A recent $50 million donation from Orange County biotech entrepreneur Charlie Dunlop for the University of California, Irvine, will create an endowed fund providing unrestricted support for academic and research activities within the School of Biological Sciences. Dean Frank LaFerla announced the gift before thousands of newly graduating students, where Dunlop was the featured speaker.

Chancellor Howard Gillman stated, “This gift supports UC Irvine’s belief that human and environmental health are integrated and that well-being requires an evidence-based approach that engages all disciplines in the School of Biological Sciences. Charlie Dunlop’s dedication to this vision and deep generosity will help UC Irvine set a standard that other biology programs in the U.S. can follow.”

Frank LaFerla, Dr. Lionel and Fay Ng Dean’s Chair in Biological Sciences, also stated that he “[wanted] to extend my heartfelt appreciation to Charlie Dunlop for his extraordinary generosity and enduring commitment to the advancement of the life sciences and the betterment of our society. Thanks to him, the school will enter a new era of discovery and excellence. Together, our students, faculty, and all of our biological sciences community will embark on a journey of innovation and impact.”

In honor of Dunlop’s contributions and spirit for biology and medicine, LAFerla announced the official renaming of the school to the Charlie Dunlop School of Biological Sciences, which sets an inspiring example for future students to innovate and apply groundbreaking discoveries.

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Charlie Dunlop’s Background

Dunlop is a leading biotech scientist and entrepreneur in Orange County, where he was raised. He graduated from UC San Diego and founded Ambry Genetics in 1999 in a small office above a Harley-Davidson motorcycle shop after raising around $500,000 from friends and family.

The company became a pioneer in genetic testing and was the first in the world to offer tests such as hereditary cancer panels and clinical exome sequencing. Dunlop also championed the open sharing of genetic data. The openness revolutionized the industry and created advancements in health sciences globally. During his time at Ambry, Dunlop was a valuable source of scientific personnel and regularly hired biological sciences graduates. Dunlop was the president and chairman of the board of Ambry Genetics until it was sold to Konica Minolta in 1017.

“UC Irvine is a huge asset to California, to the community and to Irvine,” Dunlop has stated. “It would have been impossible to build a business like Ambry without UC Irvine and the higher education system in California, so for me to give back to the system that produced me and most of Ambry’s employees seems like the right thing to do.”

Dunlop is also a Biological Sciences Dean’s Leadership Council member and was the featured speaker at the school’s 2016 commencement.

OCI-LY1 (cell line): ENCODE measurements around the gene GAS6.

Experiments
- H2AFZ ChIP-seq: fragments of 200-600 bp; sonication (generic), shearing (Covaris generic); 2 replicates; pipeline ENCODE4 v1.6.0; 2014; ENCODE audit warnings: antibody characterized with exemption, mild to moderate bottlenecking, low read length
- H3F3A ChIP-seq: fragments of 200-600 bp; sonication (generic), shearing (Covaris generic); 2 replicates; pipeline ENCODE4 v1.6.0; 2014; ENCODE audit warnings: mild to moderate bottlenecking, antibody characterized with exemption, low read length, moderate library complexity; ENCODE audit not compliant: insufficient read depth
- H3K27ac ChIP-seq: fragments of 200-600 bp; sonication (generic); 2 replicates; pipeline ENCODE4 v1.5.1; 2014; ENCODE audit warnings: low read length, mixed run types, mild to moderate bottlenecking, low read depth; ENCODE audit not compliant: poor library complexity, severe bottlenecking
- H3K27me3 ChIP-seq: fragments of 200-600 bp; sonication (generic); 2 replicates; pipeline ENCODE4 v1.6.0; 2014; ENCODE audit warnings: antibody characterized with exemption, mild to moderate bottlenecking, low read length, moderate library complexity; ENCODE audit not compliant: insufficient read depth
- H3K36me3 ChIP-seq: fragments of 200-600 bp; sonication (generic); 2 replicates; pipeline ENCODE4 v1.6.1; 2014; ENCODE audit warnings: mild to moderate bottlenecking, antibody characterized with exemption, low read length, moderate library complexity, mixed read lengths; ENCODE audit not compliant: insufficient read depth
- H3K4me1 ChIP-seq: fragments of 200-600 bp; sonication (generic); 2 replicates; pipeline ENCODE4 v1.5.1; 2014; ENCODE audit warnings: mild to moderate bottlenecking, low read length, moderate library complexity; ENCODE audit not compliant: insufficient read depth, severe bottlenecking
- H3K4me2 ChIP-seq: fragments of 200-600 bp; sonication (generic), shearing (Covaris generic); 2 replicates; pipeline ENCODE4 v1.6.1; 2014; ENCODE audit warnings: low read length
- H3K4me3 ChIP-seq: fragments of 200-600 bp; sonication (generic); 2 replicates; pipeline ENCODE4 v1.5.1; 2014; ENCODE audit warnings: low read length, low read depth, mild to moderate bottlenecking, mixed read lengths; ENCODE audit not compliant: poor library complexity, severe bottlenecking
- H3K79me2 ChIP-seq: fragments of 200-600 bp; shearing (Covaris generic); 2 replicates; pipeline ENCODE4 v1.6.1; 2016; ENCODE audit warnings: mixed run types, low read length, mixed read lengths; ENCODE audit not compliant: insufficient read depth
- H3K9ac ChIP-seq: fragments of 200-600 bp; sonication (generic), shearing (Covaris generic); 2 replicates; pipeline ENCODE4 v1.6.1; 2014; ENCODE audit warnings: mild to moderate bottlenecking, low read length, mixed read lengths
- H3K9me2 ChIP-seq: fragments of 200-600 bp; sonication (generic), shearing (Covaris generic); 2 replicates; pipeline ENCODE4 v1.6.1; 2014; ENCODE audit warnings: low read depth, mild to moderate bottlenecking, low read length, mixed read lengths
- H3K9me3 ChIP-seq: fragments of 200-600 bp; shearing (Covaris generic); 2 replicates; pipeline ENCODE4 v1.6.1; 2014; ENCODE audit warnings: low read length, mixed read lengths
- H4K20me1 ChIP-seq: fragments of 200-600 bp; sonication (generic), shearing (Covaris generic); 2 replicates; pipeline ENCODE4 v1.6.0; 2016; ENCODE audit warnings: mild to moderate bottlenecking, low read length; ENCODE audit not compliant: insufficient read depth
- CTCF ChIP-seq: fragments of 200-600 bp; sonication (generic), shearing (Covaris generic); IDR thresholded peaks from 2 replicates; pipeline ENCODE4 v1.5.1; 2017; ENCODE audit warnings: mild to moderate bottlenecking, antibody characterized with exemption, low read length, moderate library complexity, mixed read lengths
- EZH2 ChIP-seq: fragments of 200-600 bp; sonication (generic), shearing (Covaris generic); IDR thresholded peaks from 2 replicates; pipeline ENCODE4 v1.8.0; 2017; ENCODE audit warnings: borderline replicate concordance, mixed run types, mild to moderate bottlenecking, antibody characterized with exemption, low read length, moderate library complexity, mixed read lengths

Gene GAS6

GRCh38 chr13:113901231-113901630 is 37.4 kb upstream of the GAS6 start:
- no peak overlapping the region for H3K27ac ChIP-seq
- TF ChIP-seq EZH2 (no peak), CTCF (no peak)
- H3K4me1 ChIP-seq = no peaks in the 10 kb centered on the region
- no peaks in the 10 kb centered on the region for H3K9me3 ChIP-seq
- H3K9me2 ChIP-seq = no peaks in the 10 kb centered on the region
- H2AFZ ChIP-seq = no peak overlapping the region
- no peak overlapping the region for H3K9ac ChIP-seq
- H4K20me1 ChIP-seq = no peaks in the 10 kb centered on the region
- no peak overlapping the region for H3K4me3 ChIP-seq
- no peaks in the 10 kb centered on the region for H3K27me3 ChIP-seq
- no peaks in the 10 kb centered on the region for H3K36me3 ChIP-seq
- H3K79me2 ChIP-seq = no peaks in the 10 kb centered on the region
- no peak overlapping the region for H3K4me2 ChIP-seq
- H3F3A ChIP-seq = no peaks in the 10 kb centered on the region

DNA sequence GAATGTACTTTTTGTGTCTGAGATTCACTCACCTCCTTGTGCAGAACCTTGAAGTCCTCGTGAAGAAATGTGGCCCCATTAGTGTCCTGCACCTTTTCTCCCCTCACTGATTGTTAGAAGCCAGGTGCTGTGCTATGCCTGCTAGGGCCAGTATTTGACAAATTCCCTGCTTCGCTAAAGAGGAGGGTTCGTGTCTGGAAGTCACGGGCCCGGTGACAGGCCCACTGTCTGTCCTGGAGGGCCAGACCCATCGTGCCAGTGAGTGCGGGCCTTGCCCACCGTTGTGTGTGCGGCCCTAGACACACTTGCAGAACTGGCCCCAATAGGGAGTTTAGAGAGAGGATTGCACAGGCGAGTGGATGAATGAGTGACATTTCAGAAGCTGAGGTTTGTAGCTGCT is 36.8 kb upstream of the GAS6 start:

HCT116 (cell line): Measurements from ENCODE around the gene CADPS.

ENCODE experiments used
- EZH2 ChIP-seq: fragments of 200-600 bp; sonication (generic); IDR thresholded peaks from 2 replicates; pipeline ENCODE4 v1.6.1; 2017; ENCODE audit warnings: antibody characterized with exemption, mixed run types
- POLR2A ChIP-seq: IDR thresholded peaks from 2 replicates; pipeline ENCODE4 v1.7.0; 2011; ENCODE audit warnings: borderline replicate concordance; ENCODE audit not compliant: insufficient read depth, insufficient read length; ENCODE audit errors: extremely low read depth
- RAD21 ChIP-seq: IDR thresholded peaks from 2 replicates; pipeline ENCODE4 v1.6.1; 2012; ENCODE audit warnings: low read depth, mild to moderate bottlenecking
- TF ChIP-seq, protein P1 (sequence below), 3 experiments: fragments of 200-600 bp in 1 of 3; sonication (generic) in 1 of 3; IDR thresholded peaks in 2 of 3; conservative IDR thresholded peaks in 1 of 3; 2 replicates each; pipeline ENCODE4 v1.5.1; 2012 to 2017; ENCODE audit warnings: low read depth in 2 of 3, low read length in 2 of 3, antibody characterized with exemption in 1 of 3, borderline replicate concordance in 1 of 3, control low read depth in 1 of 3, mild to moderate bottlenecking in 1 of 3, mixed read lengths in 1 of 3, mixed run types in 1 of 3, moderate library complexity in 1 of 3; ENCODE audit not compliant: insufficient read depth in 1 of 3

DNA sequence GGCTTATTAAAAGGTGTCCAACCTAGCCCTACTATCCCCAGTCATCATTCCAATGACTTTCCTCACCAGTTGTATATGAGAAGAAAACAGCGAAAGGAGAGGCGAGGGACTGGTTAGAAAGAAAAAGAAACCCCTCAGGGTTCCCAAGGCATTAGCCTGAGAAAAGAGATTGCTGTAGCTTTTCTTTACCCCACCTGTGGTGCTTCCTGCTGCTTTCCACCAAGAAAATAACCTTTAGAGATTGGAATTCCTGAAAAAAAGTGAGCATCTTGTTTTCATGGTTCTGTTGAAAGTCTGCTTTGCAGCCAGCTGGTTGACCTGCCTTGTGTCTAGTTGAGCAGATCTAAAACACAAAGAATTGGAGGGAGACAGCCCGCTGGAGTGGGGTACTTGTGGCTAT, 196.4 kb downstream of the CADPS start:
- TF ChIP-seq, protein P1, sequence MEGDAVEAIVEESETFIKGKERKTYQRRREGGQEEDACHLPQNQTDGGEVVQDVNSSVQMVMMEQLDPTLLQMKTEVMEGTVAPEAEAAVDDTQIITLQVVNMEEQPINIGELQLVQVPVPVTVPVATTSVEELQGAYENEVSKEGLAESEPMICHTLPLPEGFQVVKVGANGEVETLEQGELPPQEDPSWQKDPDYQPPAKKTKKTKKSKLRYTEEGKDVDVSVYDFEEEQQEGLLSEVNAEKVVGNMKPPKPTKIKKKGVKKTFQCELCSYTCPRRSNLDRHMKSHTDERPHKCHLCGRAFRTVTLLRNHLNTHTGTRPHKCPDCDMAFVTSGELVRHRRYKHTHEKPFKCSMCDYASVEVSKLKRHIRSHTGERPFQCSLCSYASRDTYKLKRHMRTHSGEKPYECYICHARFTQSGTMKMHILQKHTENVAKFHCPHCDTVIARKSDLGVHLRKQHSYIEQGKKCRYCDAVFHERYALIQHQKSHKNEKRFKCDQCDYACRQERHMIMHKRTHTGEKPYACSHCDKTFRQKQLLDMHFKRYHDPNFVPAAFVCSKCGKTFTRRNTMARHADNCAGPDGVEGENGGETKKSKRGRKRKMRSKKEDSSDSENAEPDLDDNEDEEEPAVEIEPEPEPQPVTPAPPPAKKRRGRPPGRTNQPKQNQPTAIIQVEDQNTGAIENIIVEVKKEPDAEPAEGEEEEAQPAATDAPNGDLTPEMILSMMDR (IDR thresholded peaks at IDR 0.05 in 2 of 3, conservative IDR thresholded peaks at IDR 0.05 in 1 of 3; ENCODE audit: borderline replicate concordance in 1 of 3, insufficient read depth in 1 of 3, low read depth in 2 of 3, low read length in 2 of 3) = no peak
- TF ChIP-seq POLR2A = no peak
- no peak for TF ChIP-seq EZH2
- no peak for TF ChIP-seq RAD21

In 2007, Dunlop helped found the Mauli Ola Foundation, which provides hope to individuals with genetic diseases. By harnessing the restorative powers of the ocean, the foundation introduced surfing and other ocean-centric activities as natural therapies. As an avid surfer, he learned that people with cystic fibrosis get relief and treatment from being in the ocean, which led him to combine his professional and personal passion to create the foundation.

“By himself and through the company he founded, Ambry Genetics, Charlie has been incredibly generous to UC Irvine, and we are proud and excited to name the School of Biological Sciences in recognition of his transformational gift,” LaFerla, who is also a Distinguished Professor of Neurobiology and Behavior, said. “As a lifelong surfer, Charlie fully understands and is very supportive of our school’s mission of ‘mind, body, world’ – that to have a healthy mind and body, we need to have a healthy planet. He exemplifies this in his work and how he lives.”

The Charlie Dunlop School of Biological Sciences

The School of Biological Sciences was one of the original divisions of UC Irvine when the campus was opened in 1965. At the time, Chancellor Daniel G. Aldrich Jr. recruited Edward A. Steinhaus as the founding dean and organized the school based on levels of analysis rather than on taxonomy, which was a common practice at that point. His rationale was that greater advances would result from clustering faculty who studied similar biological processes instead of grouping individuals studying similar organisms. This was revolutionary then, and the structure has been almost universally adopted at universities worldwide.

With over 4,000 graduates and 300 graduate students, the Charlie Dunlop School of Biological Sciences is one of the largest academic units at UC Irving. Multidisciplinary research and educational opportunities exist within the areas of cancer and infectious diseases, developmental biology, and genetics, as well as other disciplines.

“My focus is biology because it is the kind of science where dedication at the bench translates directly to success,” Dunlop has stated. “My experiences with children’s hospitals reaffirm the critical importance of our science. Whether aiding sick patients, supporting ecosystems, or conducting basic research, the advancement of our field is vital. This is why I have chosen to make this contribution to UC Irvine’s School of Biological Sciences.”